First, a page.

A brain aneurysm is a bulge in an artery in the brain. Many people who have an aneurysm can go their whole lives without noticing it. In some cases, brain aneurysms are discovered by chance. Certain factors increase the risk of a brain aneurysm rupturing and causing a life-threatening brain hemorrhage.
At a glance
- Medical practitioners use the term aneurysm to refer to a pouch-shaped or berry-shaped bulge in an artery in the brain.
- It can occur if the blood vessel loses some of its elasticity.
- Aneurysms can occur in various parts of the body, including the brain. If they occur in the brain, they are referred to as brain aneurysms or cerebral aneurysms.
- An aneurysm often goes unnoticed.
- An aneurysm in the brain can rupture (burst) and cause life-threatening bleeding, i.e., a brain hemorrhage.
- Risk factors for a brain hemorrhage are the size and location of the aneurysm, high blood pressure, smoking, and advanced age.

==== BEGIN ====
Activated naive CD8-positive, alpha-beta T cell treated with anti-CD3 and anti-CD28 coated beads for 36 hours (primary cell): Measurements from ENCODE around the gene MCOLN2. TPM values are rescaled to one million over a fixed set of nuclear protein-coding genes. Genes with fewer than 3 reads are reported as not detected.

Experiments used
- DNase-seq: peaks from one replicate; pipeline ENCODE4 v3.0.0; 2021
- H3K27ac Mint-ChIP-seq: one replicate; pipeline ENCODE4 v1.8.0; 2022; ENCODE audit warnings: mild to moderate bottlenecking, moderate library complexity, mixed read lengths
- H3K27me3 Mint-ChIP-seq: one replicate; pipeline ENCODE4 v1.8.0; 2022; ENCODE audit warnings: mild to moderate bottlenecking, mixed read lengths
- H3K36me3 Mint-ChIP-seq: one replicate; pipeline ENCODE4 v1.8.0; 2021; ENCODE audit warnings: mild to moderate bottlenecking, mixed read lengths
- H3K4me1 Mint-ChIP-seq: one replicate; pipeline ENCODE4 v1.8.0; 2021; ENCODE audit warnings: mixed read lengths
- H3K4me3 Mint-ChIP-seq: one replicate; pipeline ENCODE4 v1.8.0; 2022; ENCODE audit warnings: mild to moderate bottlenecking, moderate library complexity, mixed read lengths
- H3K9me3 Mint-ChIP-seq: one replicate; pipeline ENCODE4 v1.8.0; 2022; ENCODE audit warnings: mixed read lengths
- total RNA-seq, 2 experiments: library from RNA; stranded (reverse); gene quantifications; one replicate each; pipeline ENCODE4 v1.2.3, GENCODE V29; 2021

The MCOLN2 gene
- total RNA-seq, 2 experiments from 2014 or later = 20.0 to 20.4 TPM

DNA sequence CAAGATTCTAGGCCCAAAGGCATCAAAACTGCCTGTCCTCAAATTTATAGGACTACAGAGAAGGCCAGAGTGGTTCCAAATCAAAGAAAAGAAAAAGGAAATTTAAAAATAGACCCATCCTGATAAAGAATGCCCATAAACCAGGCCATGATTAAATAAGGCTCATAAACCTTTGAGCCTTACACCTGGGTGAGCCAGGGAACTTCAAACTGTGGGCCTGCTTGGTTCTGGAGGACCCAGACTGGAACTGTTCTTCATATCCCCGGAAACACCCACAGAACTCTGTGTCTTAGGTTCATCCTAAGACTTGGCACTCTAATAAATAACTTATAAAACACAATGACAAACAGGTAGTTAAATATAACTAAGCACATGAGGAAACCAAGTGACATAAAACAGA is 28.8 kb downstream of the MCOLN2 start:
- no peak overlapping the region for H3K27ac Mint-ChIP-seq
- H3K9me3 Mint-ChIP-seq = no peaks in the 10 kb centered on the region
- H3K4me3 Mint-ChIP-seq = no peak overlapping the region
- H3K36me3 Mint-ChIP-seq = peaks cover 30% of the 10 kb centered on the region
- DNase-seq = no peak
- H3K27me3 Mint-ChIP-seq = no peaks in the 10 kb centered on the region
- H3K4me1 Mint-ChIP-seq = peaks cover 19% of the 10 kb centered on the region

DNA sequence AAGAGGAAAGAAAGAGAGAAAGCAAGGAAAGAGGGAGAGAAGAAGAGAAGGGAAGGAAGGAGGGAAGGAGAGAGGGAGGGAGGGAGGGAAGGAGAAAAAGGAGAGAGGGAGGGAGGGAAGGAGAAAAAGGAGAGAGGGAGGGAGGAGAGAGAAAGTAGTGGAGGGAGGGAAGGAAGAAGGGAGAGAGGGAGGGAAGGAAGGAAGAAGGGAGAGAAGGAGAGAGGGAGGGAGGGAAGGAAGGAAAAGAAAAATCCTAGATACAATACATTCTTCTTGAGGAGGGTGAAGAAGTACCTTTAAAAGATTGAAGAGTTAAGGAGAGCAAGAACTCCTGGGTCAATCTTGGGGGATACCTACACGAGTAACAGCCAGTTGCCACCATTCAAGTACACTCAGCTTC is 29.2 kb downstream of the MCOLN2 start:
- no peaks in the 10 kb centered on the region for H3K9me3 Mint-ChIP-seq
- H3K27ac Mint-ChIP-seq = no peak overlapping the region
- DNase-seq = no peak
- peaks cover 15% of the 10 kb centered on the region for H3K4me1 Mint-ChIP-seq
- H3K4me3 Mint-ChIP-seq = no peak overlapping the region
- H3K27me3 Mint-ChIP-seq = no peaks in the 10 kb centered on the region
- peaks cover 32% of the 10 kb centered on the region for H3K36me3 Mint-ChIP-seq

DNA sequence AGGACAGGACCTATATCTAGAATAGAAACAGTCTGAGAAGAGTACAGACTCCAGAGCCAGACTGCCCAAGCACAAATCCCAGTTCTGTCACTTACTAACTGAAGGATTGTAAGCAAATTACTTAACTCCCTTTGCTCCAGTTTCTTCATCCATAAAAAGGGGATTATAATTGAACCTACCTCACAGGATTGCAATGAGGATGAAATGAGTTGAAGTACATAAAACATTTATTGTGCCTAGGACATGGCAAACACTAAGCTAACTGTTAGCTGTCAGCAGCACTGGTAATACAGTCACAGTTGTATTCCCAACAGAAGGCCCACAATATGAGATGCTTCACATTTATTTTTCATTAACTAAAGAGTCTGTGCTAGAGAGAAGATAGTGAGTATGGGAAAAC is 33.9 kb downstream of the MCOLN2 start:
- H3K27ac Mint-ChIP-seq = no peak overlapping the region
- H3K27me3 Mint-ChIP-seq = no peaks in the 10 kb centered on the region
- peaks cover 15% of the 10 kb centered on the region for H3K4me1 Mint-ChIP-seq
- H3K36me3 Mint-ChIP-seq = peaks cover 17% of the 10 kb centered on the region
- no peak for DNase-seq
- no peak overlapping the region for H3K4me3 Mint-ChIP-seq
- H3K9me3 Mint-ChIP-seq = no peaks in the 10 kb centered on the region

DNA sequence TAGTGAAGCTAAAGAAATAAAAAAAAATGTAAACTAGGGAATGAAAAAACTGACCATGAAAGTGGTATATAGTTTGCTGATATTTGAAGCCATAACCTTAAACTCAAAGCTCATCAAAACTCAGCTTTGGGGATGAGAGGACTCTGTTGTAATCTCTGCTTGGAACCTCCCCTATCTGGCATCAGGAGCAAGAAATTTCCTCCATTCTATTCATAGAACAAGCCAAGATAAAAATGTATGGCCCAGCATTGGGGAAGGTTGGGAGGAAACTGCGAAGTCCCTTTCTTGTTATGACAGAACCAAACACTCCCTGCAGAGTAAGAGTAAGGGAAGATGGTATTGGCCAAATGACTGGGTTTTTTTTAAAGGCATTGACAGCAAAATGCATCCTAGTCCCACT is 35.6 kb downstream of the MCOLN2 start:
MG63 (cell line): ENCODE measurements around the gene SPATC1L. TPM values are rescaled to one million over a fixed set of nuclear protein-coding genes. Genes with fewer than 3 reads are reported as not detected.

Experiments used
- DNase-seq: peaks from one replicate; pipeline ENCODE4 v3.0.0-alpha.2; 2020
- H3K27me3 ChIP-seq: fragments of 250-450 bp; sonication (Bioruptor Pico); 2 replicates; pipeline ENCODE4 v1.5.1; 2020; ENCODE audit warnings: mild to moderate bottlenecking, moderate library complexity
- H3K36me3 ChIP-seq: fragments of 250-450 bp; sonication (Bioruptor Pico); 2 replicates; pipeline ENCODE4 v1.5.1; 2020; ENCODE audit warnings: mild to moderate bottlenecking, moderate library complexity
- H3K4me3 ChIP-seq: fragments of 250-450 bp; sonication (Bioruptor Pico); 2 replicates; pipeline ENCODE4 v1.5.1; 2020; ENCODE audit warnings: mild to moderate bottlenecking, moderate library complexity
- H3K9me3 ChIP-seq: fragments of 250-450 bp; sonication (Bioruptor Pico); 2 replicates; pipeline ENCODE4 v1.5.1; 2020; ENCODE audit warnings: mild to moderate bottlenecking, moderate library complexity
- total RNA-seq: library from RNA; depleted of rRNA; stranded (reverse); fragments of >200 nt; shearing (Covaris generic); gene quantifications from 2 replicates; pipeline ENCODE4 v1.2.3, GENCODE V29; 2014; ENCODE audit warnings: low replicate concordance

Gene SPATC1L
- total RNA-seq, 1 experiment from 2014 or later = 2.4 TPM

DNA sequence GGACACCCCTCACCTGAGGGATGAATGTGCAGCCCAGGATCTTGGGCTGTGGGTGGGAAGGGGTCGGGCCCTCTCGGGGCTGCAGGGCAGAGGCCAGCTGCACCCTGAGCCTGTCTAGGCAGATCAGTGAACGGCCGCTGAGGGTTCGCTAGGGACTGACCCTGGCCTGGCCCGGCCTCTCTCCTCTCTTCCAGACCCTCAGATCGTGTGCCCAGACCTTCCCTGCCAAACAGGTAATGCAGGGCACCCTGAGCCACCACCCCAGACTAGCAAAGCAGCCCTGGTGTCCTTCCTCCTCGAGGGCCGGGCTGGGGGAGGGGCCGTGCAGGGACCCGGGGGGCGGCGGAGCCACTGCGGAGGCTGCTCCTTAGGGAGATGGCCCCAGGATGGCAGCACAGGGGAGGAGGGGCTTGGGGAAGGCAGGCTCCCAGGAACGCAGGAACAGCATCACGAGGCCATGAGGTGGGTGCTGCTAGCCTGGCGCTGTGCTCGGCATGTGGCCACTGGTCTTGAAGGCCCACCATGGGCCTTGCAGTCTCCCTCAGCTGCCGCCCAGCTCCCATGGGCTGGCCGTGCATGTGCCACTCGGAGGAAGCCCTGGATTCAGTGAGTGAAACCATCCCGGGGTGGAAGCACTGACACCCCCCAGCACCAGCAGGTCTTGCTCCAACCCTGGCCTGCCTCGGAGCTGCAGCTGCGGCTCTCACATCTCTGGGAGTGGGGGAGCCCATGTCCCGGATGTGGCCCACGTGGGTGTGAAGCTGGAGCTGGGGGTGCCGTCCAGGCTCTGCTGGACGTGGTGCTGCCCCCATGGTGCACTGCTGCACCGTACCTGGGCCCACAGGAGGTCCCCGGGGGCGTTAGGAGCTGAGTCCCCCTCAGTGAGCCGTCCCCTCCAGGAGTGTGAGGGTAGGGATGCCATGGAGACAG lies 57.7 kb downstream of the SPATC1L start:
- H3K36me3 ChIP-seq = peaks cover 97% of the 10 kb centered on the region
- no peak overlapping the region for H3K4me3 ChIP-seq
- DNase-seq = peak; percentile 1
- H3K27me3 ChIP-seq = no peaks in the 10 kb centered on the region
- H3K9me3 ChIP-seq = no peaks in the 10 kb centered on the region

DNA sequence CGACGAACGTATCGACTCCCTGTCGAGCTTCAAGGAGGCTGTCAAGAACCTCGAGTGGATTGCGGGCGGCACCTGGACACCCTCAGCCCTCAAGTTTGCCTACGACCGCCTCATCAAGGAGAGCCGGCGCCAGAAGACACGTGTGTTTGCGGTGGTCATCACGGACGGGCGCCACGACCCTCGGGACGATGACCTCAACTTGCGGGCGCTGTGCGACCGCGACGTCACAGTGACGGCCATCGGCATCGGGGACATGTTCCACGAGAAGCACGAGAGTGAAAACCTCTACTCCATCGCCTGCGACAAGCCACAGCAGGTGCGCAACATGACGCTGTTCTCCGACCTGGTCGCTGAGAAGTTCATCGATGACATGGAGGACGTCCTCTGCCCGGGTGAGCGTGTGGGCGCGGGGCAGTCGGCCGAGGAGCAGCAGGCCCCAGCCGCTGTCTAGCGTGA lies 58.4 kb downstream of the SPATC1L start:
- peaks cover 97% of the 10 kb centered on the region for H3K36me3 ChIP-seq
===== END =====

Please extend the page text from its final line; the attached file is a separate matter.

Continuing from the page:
Note: The information in this article cannot and should not replace a medical consultation and must not be used for self-diagnosis or treatment.
What is a brain aneurysm?
An aneurysm is a pouch-shaped or berry-shaped bulge in an artery. It occurs when part of the wall of a blood vessel is no longer strong and elastic and bulges outwards as a result.
Aneurysms can occur on various arteries, for instance the abdominal aorta. If one of these bulges occurs in an artery in the brain, this is referred to as a brain aneurysm or cerebral aneurysm. This type of aneurysm often develops at branches in the arteries that supply blood to the brain. If a brain aneurysm ruptures, it may cause a life-threatening brain hemorrhage.
However, not all brain aneurysms rupture. In some cases, they cause no symptoms and can often remain undetected for the remainder of the person’s life. If symptoms develop or if there are risk factors that increase the likelihood of a burst aneurysm, it is essential that the individual receives treatment.
What are the signs of a brain aneurysm?
Many people with an aneurysm have no symptoms. Doctors refer to this as an asymptomatic aneurysm.